Tips for Photographing Waterfalls


I think I may have briefly covered this in a previous post but after recently shooting some waterfalls I figured it would probably be helpful to write about this topic in more detail.

Waterfalls and their surrounding forests are always a magnet for photographers of any skill level due to their serene nature, flowing water, beautiful green hues and glistening rocks. While these amazing locations look beautiful at any time of the day, photographing them can be a little tricky. Fortunately these issues can be overcome with a few easy steps.

As I mentioned above, I recently visited some falls in the Marysville region of Victoria. Being unfamiliar with the area and not knowing exactly what to expect, I arrived at the falls relatively early in the morning to allow time to explore. After a 1km hike through some semi-dense forest I came to the base of the falls. It was a beautiful sight. There was just one problem….The sun was shining down over the falls creating deep shadows and very bight highlights. Whilst these conditions don’t rule out shooting all together, they certainly can make capturing everything in one shot extremely difficult.

Just like any photographer, I love capturing that silky smooth long exposure effect on water. Our problem here though is that the dynamic range in this scene is far to great to capture in one shot without some minor tradeoffs. Yes we can bracket our images at varying exposures and blend them using Photoshop, but the end result can sometimes look a little unnatural. On this occasion I decided to try out a few compositions regardless of the conditions. I had taken the time to walk here, I might as well see what I can capture. 

To try and combat the harsh sunlight around the top of my frame I added a graduated neutral density filter to darken the upper third of the image. Whilst that helped a little it doesn’t give the long exposure effect on the water. To achieve that, I also added a 6 stop neutral density filter to darken the overall scene and allow me to lengthen my shutter speed. Finally, to cut through the glare on the water and rocks I used a circular polariser.

To best capture a scene like this in one shot, I always expose for the highlights. You can always boost the dark shadows in your images to even out your exposure, but you will never be able to recover blown out highlights. How much detail you can bring back in your shadow areas will be determined by your camera and it sensor. For this shot I was using my old Nikon D800 which retains pretty good shadow details so I knew I would be able to bring back the dark areas with only small amounts of noise.

This is the RAW file straight out of camera

This is the RAW file straight out of camera

ISO 100 | f/11 | 35mm | 1 sec - Edited and colour corrected in Lightroom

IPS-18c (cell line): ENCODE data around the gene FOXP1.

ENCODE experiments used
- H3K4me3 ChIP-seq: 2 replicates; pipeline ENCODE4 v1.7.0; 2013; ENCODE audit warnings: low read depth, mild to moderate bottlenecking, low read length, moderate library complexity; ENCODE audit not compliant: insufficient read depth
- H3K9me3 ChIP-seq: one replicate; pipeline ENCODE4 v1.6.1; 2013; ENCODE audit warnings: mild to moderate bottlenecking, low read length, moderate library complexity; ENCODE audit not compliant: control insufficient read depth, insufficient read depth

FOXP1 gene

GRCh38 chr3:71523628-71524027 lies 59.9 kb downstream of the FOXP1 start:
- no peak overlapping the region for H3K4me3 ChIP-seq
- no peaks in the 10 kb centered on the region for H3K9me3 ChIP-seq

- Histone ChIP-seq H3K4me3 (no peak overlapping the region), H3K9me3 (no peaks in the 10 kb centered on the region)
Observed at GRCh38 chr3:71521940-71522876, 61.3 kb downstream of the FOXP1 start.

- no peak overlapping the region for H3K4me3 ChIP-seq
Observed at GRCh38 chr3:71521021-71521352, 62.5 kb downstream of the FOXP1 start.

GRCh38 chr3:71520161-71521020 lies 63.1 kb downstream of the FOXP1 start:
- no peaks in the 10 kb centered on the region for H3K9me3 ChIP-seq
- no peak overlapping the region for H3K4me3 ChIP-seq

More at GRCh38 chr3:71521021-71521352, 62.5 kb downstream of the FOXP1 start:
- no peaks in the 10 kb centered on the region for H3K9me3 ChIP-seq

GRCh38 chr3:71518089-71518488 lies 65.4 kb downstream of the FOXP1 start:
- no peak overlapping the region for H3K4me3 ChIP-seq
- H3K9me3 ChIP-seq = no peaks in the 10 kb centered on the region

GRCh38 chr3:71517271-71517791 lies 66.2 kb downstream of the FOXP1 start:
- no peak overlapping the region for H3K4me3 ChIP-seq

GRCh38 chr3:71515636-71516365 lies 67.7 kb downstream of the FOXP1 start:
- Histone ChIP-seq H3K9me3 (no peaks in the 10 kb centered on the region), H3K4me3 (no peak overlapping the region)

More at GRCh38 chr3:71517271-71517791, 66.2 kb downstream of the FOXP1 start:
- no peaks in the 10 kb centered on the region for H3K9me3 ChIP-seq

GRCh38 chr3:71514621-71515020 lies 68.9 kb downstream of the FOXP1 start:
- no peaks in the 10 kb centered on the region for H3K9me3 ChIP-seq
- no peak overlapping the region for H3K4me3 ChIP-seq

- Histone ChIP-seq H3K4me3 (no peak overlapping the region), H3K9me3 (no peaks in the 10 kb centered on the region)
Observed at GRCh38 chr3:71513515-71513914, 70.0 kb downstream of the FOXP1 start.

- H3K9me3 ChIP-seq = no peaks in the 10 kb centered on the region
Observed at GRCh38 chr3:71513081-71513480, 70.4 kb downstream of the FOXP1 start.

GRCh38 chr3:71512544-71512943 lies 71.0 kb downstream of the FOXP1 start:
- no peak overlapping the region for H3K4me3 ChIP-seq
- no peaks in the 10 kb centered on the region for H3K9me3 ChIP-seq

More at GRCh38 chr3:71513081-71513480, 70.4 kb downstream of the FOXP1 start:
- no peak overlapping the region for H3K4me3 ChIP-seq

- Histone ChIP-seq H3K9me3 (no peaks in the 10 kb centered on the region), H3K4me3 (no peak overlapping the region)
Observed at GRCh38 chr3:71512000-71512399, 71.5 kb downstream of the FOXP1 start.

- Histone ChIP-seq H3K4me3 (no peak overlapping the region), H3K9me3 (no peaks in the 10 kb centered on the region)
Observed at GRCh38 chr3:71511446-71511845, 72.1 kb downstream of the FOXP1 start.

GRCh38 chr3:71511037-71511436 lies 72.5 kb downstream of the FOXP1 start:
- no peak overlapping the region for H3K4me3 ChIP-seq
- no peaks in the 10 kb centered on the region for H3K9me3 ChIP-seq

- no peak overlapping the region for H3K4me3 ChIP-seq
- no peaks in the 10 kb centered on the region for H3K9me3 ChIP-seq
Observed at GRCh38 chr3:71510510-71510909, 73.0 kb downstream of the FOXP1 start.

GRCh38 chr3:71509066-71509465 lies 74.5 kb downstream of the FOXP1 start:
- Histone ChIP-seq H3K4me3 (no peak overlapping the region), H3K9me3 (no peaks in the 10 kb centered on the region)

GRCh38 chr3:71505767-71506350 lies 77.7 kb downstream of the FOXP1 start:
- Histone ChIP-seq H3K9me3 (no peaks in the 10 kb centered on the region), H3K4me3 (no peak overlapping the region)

ISO 100 | f/11 | 35mm | 1 sec - Edited and colour corrected in Lightroom

Using these techniques I was able to capture the above image. I have included both the RAW file and the Lightroom edited version so that you can see the differences. Whist it is a true representation of the scene as it was, it is definitely not as pleasing to the eyes as what would be possible without the harsh sunlight. The result is a washed out and overly contrasty image. The easiest solution to this problem is to remove the harsh sunlight. To do this you can either pick an overcast day to come back and shoot, or in my case I noticed that the falls were situated in a valley surrounded by tall trees. All I would have to do is wait until later in the afternoon when the sun had set low enough that the hills and trees were blocking the light, bringing the entire location into shadow. 

Now that our light is completely flat, there are no bright highlights or deep shadows. This removes the need for the graduated ND filter and (depending on how dark it is) the 6 stop ND filter. One tool that I always retain though for shooting waterfalls is the circular polariser.  Despite the lack of sunlight, there is still reflection/glare on the water and rocks and cutting through that will not only improve your image but it will boost your colour and contrast. For this shot I still expose for the highlights however it is much easier to achieve a well balanced exposure due to the flat light.

The below image is from the afternoon shoot. The results are 100% better in my opinion. You can fully appreciate the colours and your eyes are not distracted by the overly bright highlights. I realise that in some situations it is not always possible to wait for a rainy day or come back at sunset. There have been many occasions where I just had to make do with the conditions available as that was the only time I had in that location. If however you have the luxury of time, I would definitely recommend visiting a location initially to scope out the area and compositions, then return when the light is right. It makes our job as photographers so much easier and it can take our images to the next level.

Summarised Tips

  • Shooting in flat, even light will always yield the best results
  • Always use a polariser
  • Graduated and regular ND filters can help control uneven lighting situations
  • Expose for the highlights
  • Always shoot in RAW to give you more editing power in Lightroom when it comes to boosting shadows and reducing highlights
  • Check out your shooting location ahead of time to work out where the light falls and the best time of day to shoot. 
ISO 100 | f/16 | 24mm | 0.4 sec

ISO 100 | f/16 | 24mm | 0.4 sec